Can Bed Bugs Live in Synthetic Down Pillows?

Fret not if you would love to experience the lavishness that comes with having down pillows on the bed, but you are on a tight budget.

That's because there are more affordable alternatives to them, and they are filled with synthetic down. Instead of coming from birds, their down-like fillings are out of polyester or another synthetic material.

Whether the pillow is stuffed with synthetic or real down, bed bugs can live in it. This is especially true if the casing has hiding spots, like zippers and folds. The underside of a synthetic down pillow, which is dark and often undisturbed, serves as a perfect bed bug living area.

If you are trying to deal with a bed bug infestation currently, having synthetic down pillows can get in your way. It's because you cannot wash them in hot water to kill bed bugs.

Well, you can wash them in hot water, but it may damage the synthetic materials that the fillings are made of, thus causing your pillows to flatten.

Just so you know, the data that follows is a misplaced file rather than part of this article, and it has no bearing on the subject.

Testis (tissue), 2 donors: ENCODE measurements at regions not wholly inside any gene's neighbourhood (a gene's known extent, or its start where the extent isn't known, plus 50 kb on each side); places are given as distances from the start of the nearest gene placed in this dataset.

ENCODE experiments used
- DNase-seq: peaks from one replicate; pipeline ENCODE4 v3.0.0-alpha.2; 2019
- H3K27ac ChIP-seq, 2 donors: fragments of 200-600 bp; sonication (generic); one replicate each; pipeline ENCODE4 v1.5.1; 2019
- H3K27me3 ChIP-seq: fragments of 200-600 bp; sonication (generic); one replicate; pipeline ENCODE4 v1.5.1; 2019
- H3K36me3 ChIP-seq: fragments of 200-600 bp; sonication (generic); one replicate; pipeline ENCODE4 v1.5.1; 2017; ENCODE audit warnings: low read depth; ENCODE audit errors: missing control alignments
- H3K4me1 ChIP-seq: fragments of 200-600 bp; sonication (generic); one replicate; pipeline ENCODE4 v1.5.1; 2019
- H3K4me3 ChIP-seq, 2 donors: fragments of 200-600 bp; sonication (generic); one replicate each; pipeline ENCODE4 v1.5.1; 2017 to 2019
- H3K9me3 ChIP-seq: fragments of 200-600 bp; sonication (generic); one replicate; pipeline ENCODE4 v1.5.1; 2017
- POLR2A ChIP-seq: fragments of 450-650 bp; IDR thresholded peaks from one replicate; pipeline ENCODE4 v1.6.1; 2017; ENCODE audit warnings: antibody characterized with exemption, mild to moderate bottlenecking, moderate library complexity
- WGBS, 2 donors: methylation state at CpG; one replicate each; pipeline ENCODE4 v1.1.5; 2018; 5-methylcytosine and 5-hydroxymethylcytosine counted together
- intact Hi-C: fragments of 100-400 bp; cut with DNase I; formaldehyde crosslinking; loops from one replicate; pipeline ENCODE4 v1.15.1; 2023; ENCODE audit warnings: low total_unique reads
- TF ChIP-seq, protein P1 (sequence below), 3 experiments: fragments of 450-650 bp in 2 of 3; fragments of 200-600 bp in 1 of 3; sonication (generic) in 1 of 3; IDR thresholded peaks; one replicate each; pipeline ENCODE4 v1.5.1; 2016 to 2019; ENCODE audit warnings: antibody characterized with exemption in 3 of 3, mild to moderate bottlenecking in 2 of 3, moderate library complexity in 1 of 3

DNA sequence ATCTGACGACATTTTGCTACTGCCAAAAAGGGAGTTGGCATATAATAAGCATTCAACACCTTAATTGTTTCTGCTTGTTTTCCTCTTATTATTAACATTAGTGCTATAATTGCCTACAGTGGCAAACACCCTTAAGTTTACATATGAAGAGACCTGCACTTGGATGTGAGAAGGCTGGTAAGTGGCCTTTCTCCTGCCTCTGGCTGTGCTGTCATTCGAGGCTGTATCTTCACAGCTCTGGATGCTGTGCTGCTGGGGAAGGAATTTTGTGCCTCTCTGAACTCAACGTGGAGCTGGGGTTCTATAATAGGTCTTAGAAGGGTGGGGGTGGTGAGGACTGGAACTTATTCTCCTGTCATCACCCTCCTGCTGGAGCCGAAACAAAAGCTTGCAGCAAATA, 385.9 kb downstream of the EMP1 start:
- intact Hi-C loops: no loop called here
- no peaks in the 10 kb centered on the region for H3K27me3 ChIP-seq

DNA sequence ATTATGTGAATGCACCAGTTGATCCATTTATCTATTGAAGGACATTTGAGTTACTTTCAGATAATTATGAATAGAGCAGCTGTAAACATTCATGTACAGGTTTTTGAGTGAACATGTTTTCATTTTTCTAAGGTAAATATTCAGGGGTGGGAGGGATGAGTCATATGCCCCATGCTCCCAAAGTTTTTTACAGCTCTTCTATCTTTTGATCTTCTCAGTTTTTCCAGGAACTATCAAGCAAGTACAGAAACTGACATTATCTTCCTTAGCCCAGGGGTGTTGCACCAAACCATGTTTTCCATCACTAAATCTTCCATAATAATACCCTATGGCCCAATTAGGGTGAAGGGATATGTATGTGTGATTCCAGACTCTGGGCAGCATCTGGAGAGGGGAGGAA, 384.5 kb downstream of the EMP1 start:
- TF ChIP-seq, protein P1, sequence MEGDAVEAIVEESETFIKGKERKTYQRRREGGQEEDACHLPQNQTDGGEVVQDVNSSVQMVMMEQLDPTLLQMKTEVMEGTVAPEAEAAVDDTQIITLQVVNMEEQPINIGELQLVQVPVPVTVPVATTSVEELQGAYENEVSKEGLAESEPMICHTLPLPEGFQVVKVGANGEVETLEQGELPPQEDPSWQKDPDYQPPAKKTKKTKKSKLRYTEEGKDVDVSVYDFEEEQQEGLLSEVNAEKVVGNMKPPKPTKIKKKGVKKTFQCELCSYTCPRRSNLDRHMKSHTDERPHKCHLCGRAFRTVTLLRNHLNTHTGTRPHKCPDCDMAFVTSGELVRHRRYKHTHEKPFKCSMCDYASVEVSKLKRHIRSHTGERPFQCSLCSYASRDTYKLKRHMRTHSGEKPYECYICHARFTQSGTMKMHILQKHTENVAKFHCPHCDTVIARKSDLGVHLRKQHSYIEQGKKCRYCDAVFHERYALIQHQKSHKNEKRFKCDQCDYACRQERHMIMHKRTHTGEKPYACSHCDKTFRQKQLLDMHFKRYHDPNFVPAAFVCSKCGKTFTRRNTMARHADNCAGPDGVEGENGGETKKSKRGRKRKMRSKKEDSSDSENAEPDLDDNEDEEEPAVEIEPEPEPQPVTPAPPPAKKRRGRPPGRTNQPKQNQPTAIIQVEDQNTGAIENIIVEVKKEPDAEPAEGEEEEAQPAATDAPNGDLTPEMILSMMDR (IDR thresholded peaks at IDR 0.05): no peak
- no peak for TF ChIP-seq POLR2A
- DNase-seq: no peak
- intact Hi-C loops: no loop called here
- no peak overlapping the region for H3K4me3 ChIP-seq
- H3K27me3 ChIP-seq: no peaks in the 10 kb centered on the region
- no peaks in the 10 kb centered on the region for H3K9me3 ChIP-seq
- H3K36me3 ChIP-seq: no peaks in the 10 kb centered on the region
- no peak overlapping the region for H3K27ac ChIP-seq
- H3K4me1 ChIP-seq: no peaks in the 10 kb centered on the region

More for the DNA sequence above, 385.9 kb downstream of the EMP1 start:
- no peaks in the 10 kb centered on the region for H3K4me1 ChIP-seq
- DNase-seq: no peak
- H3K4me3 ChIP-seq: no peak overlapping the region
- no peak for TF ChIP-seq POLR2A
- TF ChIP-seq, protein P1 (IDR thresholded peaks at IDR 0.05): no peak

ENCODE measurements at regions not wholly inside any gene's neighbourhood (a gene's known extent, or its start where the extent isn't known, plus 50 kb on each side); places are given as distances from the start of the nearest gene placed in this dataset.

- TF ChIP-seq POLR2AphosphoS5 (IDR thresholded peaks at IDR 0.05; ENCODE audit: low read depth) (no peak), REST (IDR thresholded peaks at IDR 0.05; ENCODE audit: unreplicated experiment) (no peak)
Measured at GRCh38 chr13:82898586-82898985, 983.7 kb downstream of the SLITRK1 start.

The good news is that, aside from being easier on the pocket, synthetic down pillows can better support the head and neck, particularly those with high fill power.

But no matter how great synthetic down pillows are in giving support, you will still find it hard to sleep if you know that you are sharing the bed with blood-sucking bed bugs.

Can Bed Bugs Live in Latex Pillows?

Not a lot of people are aware that latex can be both all-natural and man-made. Natural latex is harvested from rubber trees.

The synthetic kind possesses the same properties as its natural counterpart, except that it's artificial and cheap. No matter the case, one thing remains true: latex pillows are bed bug-resistant.

Despite being known to resist bed bugs and other insects, it is still possible for latex pillows to harbor bed bugs. The filling is not the one to blame but the casing. However, the good news is that the rubbery foam inside, whether natural or man-made, is unfavorable for bed bugs.